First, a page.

As I moved through the material of This is a Book, I started to realize that it’d be more interesting if there were variants so that it was almost like a show—like little performances and different ways of presenting the material. I could put jokes in the form of Charts and Graphs, and Ideas and Opinions, and Statistics. I tried to be careful of how the order of the content flowed, if you moved straight through it. I was excited when I realized the form was informing the content.

I’m putting together a book of drawings right now, and it’s like a standup show. Each drawing is one page. If I do a headline show, I might have 100 jokes. The order for me really matters. I find over time that certain jokes work better for me later in the show, it’s better to open with certain jokes, two others won’t work together. The book of drawings is even more dependent on order.

The Elegance of Simplicity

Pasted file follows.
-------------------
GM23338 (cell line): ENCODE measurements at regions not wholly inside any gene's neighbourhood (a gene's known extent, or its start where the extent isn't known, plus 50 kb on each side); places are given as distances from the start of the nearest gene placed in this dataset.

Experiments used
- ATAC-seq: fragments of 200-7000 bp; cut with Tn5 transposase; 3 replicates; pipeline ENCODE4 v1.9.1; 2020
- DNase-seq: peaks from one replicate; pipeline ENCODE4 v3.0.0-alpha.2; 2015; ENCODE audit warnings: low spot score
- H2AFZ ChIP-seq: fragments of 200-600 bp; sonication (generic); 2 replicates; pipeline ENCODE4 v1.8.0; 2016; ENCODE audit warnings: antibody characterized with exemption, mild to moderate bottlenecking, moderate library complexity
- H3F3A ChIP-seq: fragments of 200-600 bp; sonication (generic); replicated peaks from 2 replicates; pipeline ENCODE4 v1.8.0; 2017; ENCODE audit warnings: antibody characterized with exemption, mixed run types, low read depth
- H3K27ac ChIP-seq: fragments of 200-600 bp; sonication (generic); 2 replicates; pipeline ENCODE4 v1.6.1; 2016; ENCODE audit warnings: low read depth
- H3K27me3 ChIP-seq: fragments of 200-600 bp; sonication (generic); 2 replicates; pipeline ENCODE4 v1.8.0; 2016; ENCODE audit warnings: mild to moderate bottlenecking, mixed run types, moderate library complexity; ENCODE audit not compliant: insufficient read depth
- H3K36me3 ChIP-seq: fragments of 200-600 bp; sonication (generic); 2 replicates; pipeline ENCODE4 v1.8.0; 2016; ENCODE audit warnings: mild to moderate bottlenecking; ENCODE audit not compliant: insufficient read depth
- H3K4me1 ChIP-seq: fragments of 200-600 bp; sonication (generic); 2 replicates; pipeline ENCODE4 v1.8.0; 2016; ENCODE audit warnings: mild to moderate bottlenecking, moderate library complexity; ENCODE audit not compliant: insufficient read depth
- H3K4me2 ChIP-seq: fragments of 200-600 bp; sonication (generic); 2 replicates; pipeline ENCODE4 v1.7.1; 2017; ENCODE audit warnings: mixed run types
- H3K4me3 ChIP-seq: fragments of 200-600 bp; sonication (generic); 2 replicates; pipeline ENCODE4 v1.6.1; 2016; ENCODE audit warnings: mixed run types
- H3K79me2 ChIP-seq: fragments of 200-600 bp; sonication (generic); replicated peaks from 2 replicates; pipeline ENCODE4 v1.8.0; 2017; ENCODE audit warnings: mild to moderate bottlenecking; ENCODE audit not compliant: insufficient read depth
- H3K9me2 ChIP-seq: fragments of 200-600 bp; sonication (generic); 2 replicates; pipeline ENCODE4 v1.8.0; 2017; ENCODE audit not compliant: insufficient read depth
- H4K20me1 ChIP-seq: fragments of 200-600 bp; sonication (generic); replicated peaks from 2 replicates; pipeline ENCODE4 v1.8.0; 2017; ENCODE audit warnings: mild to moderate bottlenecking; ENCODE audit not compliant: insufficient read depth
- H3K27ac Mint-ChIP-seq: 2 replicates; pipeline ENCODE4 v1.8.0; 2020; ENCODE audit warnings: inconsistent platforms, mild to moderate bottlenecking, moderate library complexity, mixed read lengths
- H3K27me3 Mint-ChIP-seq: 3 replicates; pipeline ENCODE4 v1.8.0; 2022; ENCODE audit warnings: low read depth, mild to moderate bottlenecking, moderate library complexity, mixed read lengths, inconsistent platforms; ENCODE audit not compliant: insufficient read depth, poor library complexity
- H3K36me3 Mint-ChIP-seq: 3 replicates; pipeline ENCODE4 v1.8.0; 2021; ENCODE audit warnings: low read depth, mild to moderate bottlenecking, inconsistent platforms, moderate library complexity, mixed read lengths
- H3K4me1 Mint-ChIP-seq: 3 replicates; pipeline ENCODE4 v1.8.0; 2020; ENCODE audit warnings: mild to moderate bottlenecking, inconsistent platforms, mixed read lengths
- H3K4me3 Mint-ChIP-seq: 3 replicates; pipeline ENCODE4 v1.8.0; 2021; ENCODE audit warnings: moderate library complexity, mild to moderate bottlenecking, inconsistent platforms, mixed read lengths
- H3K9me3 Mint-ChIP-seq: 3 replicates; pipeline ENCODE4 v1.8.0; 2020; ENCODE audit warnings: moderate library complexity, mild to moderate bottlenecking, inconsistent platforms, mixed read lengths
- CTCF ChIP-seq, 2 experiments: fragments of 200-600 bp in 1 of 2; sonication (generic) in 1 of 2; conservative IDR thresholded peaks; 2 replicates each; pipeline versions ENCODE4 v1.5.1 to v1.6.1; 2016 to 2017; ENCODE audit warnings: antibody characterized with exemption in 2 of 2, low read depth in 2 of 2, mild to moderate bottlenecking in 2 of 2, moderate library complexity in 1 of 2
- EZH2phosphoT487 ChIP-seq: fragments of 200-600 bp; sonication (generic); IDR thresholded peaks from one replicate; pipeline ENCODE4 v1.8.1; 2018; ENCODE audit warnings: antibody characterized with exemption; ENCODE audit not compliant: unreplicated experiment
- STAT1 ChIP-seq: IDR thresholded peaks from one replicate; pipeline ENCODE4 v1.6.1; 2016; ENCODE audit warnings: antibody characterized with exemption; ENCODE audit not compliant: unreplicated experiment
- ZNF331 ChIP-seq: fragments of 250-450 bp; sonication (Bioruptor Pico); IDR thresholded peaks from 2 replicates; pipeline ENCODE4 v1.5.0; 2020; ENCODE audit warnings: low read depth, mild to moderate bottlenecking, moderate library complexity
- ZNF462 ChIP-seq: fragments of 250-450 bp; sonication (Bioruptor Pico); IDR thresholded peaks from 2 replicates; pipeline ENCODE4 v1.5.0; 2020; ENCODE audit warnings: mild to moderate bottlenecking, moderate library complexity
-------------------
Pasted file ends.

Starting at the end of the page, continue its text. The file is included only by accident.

I think simplicity is very appealing, and I think it’s deceptively difficult to achieve. Doing a book of drawings has been a really interesting exercise because I have to make them final. I have all these shitty versions of them, and it’s just easy come easy go, but once you’re going to put them in a book, it’s like putting jokes on an album—I have to decide, okay this is the way I want to tell this idea, I can’t redo it, this is it. The lines are kind of analogous to words in a joke, and if there aren’t that many of them, the importance increases. One wrong line on a guy’s face changes his expression when it’s just a few lines to show a whole feeling. Which I like and I find interesting because there’s something elegant when you get it to work with that simplicity.

Explore Outside of Your Comfort Zone